Note from Sue: It seems I’ve been visited by a few “unexpected house guests” as of late. Rather than go “eek,” I’ve taken to the internet to identify these creatures and to my cell phone to capture their pictures. Then, I’ve recorded a bit of interesting information about each of them, which you can listen to here on my website.
The House Centipede
Photograph by Sue, November 25, 2017
The House Centipede, Playing time 10:28
“The house centipede… has become common in dwelling houses in the Middle and Northern States. It is a very fragile creature capable of very rapid movements, and elevated considerably above the surface upon which it runs by very numerous long legs… It may often be seen darting across floors with very great speed, thus creating much consternation… The creature is not a true insect, but belongs to the Myriapoda, commonly known as centipedes…. If captured it will be found to consist of a worm-like body of an inch or a little more in length, armed at the head with a pair of very long slender antennae, and along the sides with a fringe of fifteen pairs of long legs. The last pair is much longer than the other, in the female more than twice the length of the body. Examination of its mouth parts shows that they are very powerful and fitted for biting, indicating a predatory or carnivorous habit… It will eat house flies, roaches, and any other insect inhabitants of dwellings. It would therefore seem to be a very efficient enemy of many of our house pests… Very few cases are recorded of its having bitten any human being…”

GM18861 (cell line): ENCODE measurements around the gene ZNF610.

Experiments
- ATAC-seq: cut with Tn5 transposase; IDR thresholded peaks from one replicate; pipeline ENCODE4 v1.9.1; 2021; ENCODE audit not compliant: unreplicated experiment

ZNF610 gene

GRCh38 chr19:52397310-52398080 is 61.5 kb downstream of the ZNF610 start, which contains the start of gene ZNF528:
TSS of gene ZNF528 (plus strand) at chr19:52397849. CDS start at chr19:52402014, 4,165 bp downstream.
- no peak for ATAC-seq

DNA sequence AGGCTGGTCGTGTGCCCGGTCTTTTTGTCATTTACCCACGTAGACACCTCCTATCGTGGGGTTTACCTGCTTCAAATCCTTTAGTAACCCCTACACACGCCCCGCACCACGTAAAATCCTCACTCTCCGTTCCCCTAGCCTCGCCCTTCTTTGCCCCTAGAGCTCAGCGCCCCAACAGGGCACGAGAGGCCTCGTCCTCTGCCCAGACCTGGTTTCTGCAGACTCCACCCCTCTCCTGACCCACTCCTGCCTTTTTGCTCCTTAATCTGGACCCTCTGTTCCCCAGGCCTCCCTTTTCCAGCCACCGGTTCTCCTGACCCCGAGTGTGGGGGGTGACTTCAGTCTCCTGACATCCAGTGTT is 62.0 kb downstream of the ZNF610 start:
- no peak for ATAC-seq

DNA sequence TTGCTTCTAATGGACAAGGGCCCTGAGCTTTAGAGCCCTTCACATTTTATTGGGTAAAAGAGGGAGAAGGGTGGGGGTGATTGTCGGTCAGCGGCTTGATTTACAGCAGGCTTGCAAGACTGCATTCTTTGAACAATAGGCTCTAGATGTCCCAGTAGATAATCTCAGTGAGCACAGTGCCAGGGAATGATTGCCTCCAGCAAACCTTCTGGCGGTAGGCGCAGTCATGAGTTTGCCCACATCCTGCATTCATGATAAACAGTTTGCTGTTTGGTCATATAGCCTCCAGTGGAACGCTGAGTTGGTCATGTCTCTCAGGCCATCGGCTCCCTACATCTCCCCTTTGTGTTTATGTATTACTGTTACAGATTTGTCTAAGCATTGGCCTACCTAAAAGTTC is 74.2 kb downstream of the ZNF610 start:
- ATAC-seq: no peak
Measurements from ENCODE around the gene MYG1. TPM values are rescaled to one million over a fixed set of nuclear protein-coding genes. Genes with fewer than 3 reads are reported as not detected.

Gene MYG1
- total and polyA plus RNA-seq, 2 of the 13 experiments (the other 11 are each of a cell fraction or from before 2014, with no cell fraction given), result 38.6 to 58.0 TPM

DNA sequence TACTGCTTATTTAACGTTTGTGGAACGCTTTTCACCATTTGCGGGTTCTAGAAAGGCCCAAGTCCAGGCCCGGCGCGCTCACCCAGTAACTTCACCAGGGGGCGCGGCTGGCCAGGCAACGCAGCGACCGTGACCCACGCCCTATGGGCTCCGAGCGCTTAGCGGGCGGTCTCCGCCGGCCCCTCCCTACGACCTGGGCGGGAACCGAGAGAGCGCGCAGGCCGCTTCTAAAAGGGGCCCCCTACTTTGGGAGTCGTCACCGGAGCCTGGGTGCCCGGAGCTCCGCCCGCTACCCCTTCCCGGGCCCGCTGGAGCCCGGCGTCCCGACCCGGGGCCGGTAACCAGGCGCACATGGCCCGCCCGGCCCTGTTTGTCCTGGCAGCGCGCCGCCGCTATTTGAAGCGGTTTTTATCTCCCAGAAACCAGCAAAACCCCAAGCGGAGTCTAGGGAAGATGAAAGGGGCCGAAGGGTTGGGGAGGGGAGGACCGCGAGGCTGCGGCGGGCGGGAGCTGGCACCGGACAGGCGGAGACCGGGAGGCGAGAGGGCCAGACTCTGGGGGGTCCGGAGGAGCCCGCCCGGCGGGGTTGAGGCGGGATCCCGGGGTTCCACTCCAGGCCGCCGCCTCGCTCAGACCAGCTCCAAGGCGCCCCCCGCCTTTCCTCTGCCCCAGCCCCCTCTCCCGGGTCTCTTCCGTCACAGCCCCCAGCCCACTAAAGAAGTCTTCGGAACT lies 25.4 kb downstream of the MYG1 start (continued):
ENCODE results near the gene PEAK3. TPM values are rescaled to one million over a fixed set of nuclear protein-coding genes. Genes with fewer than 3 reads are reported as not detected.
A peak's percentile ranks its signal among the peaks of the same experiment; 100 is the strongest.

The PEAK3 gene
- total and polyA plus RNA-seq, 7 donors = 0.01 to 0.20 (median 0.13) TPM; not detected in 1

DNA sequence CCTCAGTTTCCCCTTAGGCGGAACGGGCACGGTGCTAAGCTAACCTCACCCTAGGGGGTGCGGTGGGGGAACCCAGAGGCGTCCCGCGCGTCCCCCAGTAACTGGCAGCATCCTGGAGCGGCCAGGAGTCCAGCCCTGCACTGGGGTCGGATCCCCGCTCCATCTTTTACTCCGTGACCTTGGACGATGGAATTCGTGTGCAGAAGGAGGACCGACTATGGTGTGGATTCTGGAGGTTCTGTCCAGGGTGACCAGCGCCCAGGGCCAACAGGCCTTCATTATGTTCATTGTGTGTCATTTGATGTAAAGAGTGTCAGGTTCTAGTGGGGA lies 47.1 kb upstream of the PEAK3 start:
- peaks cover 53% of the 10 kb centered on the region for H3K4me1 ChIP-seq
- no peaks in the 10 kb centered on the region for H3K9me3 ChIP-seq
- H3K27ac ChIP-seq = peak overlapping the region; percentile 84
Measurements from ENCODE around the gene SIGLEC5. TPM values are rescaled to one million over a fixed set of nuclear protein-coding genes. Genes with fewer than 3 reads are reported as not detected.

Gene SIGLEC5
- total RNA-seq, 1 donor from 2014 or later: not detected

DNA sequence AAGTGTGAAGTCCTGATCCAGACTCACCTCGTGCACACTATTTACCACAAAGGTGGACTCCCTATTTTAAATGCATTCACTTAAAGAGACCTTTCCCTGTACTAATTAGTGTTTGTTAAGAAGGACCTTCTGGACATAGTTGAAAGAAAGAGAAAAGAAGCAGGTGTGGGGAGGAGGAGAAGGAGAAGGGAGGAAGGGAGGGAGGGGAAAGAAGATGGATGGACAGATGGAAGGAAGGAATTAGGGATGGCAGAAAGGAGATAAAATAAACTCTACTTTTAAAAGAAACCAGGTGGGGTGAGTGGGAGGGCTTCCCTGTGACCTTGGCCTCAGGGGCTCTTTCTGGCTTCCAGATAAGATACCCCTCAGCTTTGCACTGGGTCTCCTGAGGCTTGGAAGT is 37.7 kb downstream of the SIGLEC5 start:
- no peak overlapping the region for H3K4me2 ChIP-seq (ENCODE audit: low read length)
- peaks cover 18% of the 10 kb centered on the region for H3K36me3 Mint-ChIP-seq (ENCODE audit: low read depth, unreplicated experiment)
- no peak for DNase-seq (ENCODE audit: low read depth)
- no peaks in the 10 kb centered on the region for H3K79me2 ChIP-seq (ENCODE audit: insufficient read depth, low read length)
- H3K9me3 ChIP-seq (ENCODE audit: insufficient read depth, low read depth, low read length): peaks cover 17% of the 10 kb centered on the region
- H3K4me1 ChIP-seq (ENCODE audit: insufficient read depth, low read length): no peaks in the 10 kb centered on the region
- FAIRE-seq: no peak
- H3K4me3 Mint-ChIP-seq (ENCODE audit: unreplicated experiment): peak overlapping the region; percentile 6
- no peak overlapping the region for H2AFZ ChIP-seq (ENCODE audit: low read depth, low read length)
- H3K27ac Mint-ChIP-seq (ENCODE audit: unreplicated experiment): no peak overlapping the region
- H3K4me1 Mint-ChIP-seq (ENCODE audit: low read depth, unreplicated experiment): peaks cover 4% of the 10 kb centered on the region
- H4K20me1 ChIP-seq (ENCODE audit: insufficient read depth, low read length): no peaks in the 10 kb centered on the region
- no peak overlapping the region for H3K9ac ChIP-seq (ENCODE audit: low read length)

The audio is a reading from a U.S. Bureau of Agriculture Farmer’s Bulletin. The House Centipede, written by Charles Lester Marlatt, 1914, revised 1930.
The Brown Marmorated Stink Bug
The Brown Marmorated Stink Bug, Playing time 10:17
“The brown marmorated stink bug, Halyomorpha halys, is an invasive pest…native to Asia, which was introduced into the United States in the mid-1990’s, possibly stowing away in a shipping container. In early autumn, adult brown marmorated stink bugs look for wintering sites… They can enter structures by the hundreds, or thousands. Once inside, they may congregate almost anywhere, including bookcases; under beds and sofas; in cracks under or behind baseboards, window and door trim; and in attics. These pests will not cause structural damage or reproduce in homes. They do not bite people or pets and they are not known to transmit disease or cause physical harm. However, some people may be sensitive to allergens give off by the stink bugs.”
The audio is a reading from an article about the brown marmorated stink bug by the U.S. Environmental Protection Agency.
Here are a few more of my readings prompted by “curiosity.”